IT Security is here to help MC employees!
When in doubt, report suspicious emails by clicking the Report Phishing button, available both in Outlook and in Office 365 (on the web or mobile device). Reported emails are analyzed by trained IT staff, and, if found to be legitimate, are returned to the user with an explanation. It is always safer to report than to gamble with your account security.
Look for these clues to spot a phishing attack:
Urgency: The message urges you to act quickly before something bad happens. It may threaten that your account is about to expire, or that you may face legal consequences if you don’t act immediately. Beware: the attacker wants to rush you into making a mistake.
Pressure: The message pressures you to bypass or ignore policies or procedures at work. Always follow College procedures.
Curiosity: The message invokes a strong sense of curiosity or promises something that is too good to be true.
Sensitive: The message includes a request for sensitive information, such as a credit card number, password, vendor identification, or any information that you are just not comfortable sharing.
Official: The message says it comes from an official organization, but (1) has poor grammar or spelling, or (2) comes from a personal email address, such as @gmail.com or @hotmail.com. If you are not sure whether a message is legitimate, call the organization to double check, but use a trusted phone number, such as one from their website—not contact information provided in the email itself.
Impersonation: You receive a message from a friend or co-worker, but the tone or wording does not sound like them. If you are suspicious, phone the sender to verify they sent the message. It is easy for a cyber attacker to create messages that appear to be from someone you know. In some cases, they can take over one of your friend’s accounts and then pretend to be your friend when reaching out to you. Be particularly aware of emails that appear to be from your supervisor, asking you to purchase gift cards: this is a scam.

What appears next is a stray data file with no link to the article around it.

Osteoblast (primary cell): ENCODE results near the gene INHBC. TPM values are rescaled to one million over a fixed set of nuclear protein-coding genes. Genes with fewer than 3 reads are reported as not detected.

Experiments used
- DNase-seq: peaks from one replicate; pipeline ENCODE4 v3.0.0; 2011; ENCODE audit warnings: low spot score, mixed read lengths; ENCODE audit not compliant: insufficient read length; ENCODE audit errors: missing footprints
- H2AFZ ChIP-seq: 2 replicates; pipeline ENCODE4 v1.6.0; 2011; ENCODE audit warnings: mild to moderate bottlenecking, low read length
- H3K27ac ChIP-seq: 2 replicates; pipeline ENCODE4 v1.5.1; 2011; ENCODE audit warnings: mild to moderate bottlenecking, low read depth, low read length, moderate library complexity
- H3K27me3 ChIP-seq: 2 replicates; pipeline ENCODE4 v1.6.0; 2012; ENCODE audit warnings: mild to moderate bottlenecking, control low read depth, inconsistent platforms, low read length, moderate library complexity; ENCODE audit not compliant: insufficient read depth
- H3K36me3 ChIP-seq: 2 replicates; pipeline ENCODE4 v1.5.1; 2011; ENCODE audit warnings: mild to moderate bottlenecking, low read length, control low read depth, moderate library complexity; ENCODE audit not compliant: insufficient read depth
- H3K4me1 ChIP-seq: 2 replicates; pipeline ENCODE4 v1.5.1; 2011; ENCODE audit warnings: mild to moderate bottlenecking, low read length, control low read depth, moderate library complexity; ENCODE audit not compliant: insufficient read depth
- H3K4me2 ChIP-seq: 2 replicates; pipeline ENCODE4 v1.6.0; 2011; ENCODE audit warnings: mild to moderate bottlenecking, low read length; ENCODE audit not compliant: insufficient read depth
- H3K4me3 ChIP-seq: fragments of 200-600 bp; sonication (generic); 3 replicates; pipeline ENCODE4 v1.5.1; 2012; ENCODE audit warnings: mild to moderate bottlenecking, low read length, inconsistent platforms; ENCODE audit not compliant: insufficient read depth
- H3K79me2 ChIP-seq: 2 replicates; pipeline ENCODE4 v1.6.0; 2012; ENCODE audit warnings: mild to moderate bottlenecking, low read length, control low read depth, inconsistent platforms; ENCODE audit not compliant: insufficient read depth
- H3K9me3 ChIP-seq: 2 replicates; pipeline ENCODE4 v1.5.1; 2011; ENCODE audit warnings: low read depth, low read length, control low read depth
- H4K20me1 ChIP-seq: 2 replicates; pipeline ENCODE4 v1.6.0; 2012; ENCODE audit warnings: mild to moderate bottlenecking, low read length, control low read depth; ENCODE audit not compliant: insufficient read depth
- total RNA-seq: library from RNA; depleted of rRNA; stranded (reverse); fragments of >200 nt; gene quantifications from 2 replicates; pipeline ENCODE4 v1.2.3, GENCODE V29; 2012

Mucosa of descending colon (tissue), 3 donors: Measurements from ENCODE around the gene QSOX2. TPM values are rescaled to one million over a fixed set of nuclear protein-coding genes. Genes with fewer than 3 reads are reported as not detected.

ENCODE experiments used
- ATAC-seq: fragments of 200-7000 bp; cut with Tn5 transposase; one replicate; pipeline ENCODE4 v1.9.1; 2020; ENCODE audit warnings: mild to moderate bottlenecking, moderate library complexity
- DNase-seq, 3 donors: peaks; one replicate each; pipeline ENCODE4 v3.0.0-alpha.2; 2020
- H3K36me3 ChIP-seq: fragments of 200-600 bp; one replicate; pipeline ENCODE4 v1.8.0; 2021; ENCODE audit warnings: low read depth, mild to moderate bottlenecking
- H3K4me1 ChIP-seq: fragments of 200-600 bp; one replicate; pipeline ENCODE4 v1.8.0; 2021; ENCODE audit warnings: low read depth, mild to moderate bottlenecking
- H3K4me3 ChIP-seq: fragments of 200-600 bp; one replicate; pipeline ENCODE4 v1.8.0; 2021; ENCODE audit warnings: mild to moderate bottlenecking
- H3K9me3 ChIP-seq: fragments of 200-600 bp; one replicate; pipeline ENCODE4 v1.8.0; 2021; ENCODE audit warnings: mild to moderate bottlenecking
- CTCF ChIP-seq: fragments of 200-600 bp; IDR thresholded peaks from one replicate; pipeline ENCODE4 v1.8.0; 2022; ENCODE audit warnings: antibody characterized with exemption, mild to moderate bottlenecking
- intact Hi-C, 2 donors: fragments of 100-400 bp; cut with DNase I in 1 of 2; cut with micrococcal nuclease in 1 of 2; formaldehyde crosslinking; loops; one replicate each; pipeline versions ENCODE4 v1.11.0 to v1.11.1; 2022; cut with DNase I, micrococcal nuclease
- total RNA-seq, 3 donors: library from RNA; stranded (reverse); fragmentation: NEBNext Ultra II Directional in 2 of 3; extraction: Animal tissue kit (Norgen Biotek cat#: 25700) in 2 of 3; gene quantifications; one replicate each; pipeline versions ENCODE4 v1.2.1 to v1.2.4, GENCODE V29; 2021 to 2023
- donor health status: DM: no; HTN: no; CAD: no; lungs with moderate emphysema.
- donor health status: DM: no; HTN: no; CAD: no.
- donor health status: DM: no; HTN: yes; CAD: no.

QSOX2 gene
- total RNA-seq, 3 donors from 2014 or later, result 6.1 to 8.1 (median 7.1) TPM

Take the required Data Security training available through MC Learns.
Data Security@MC training is available now! Staff and faculty must complete this by June 30, 2020, but take the training today and get ahead of the curve. This online training provides tools and knowledge to better protect personal MyMC data and College business data. Broken up into convenient modules, it takes only about 35 minutes to complete. Don’t fall prey to cyber attack: use this opportunity to strengthen your defense (and the College’s defense) to data security threats.